Entanglement, Qubits, and Quantum Computing, Simplified
What’s Up with Quantum Computers?
I wouldn’t have the patience to use my old high school laptop today. Like many people, I’ve become accustomed to fast downloads, non-buffering videos, and instantaneous answers to pressing questions (Is the dress gold and white, or blue and black?). But our ability to make everyday computers faster and more powerful is reaching a threshold. Our computers are limited because they process information using “bits,” the 1s and 0s we abstractly associate with computer code.
Enter the quantum computer. In 2016, a major company made its quantum computer prototype available for public tinkering. The device has helped stoke curiosity in the applications of quantum technologies, which include communication, cryptography, and finance, to name a few.
Quantum computers process information using quantum bits, or “qubits.” Instead of being represented as either a 1 or 0, a qubit exists as both a 1 and a 0—and different states in between—at the same time. Remember in high school chemistry when you learned that light could be both a particle and a wave? Or when you puzzled over that optical illusion that looks like both a rabbit and a duck? This is called superposition, the concept of existing in multiple states at once. A qubit is a tiny object, like an atom or electron, that can exhibit superposition.
Now, what if I told you that the many simultaneous states of a qubit can be harnessed to process information? With clever algorithms, computer scientists showed that qubits will process information faster than bits…exponentially faster, it turns out, if you “entangle” qubits together. Quantum entanglement means that qubits can be linked across distances, such that the state of one is tied to the state of the other.
Confused? Think of it this way. Two baseball games are happening in New York City, one in the Bronx and one in Flushing. Different in-game scenarios will lead to different winning teams, so—while in progress—the games exist in multiple states. But if a thunderstorm suddenly pauses over the city, both games—our qubits—stop immediately, and each leading team is declared the winner. Let’s take the example one step further: imagine if baseball games across the country were to stop when it rains in New York. Despite the distance, the games would all be affected in the same way by the weather, just like entangled qubits.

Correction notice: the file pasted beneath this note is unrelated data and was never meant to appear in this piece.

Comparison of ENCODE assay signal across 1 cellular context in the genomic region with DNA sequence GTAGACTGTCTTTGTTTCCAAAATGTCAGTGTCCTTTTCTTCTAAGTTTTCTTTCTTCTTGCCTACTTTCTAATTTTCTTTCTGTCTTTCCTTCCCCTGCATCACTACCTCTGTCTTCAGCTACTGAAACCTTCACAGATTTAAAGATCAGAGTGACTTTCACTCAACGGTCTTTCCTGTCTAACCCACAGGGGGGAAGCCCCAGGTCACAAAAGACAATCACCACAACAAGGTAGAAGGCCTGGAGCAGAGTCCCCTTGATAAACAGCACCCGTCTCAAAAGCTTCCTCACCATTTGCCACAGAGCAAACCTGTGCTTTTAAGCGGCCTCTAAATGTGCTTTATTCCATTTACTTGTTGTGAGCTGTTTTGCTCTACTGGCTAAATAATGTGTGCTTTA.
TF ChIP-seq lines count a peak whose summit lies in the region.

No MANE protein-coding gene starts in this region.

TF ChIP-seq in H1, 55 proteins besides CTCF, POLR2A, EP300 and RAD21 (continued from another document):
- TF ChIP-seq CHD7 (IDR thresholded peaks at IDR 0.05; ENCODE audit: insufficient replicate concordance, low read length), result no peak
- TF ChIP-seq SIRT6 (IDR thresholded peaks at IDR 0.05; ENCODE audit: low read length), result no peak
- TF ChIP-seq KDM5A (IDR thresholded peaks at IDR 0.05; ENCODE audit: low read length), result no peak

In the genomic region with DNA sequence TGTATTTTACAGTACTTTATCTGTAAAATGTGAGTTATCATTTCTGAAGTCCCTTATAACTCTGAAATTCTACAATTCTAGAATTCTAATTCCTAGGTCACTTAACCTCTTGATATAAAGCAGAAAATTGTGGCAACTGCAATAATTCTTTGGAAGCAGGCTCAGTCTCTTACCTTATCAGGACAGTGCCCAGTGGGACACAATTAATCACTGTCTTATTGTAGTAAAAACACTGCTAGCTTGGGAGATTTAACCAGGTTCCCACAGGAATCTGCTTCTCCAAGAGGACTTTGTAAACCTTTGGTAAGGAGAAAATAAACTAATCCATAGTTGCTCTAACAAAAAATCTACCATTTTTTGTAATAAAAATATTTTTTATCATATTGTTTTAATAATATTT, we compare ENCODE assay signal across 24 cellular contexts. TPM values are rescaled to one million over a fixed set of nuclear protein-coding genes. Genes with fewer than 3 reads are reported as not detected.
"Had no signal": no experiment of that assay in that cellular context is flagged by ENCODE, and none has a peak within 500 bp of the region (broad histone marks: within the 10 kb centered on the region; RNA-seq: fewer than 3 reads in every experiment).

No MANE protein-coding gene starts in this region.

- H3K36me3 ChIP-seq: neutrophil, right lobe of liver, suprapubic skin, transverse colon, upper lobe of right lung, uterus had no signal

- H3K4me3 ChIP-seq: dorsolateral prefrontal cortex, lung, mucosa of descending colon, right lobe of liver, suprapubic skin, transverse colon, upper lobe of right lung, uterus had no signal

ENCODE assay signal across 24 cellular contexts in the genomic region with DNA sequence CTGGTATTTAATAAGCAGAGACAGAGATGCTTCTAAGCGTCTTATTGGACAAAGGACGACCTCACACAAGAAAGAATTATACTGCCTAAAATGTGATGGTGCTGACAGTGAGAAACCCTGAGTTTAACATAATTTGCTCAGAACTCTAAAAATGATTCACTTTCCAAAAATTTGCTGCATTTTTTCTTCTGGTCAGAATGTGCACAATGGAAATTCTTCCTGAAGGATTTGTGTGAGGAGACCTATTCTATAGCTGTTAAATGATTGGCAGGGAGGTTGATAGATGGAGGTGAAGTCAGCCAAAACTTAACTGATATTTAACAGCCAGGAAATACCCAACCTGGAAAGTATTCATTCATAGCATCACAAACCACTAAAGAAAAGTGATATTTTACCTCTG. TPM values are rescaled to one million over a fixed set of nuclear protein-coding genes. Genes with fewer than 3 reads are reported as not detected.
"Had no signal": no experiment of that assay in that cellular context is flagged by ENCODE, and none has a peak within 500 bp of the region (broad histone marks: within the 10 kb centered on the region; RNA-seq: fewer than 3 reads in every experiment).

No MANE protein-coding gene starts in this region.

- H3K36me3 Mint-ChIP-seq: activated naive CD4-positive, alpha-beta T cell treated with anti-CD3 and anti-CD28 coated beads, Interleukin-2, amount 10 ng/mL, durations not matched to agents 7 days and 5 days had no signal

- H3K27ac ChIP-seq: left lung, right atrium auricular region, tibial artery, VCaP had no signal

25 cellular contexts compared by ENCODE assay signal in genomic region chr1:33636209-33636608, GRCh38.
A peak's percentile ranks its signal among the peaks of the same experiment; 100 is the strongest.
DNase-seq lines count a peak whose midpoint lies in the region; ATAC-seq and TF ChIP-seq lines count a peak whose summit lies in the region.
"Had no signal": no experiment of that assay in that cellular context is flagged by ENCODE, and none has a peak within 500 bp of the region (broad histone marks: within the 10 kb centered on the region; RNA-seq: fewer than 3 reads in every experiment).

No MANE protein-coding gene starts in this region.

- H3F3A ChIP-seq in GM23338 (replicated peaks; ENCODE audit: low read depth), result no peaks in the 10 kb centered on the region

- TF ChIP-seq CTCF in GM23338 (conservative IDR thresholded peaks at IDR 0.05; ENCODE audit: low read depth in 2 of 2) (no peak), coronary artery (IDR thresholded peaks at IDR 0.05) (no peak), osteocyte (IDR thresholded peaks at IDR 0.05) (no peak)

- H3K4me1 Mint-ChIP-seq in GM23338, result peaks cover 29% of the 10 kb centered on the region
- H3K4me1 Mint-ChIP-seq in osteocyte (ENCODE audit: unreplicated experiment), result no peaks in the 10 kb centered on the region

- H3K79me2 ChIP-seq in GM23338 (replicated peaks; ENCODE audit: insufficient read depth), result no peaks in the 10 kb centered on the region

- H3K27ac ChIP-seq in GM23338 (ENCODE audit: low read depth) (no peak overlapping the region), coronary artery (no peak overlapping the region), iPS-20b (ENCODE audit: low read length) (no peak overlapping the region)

You might have noticed, though, that the games no longer exist in multiple states after their winners are declared. They fall out of superposition and become standard bits instead of qubits, because they can be represented as either a 1 or 0.
So, when developing a quantum computer, we find ourselves in a catch-22. Entangling more qubits together gives us greater computing power, but if one qubit falls out of superposition, they all do. As it turns out, it’s also really hard to keep even a few qubits in superposition in the first place. The scenario is like building a house of cards…how many cards can you add until it falls?
This challenge is driving a lot of current research, which includes finding new qubit materials and figuring out how to maintain their superposition. If researchers are successful, the possibilities of what we could do with quantum computers are profound. Pharmaceutical discovery could be sped up, revolutionizing disease treatment. Codebreaking, which relies on factoring enormous numbers, could be simplified. Quantum encryption could make your online shopping more secure. Even combing through massive datasets would be streamlined; instead of examining pieces of hay one by one, we would simultaneously search multiple bales when looking for the needle in a haystack.
While quantum computing with two qubits was first reported in 1998, and a 72-qubit case was announced a few years ago, we’re still nowhere near having a fully functional quantum computer at our fingertips. And that’s exactly why companies, venture capitalists, and even federal governments are investing in quantum research and development. Continued leadership in a broad range of quantum technologies—like computing, communication, and sensing—is a U.S. Government priority, as evidenced by the signing of the National Quantum Initiative Act in December 2018.
The future economic and social impacts of quantum computing, both in the United States and around the world, are transformative and diverse. How would quantum computers change your life?
About the Author: Aubrey R. Paris, Ph.D., is a Science and Technology Policy Adviser in the Office of the Science and Technology Adviser to the U.S. Secretary of State (STAS). She received her Ph.D. in Chemistry and Materials Science from Princeton University and B.S. in Chemistry and Biology from Ursinus College.
Image Credit: Michael S. Helfenbein/Yale University
Content may have been edited for style and clarity.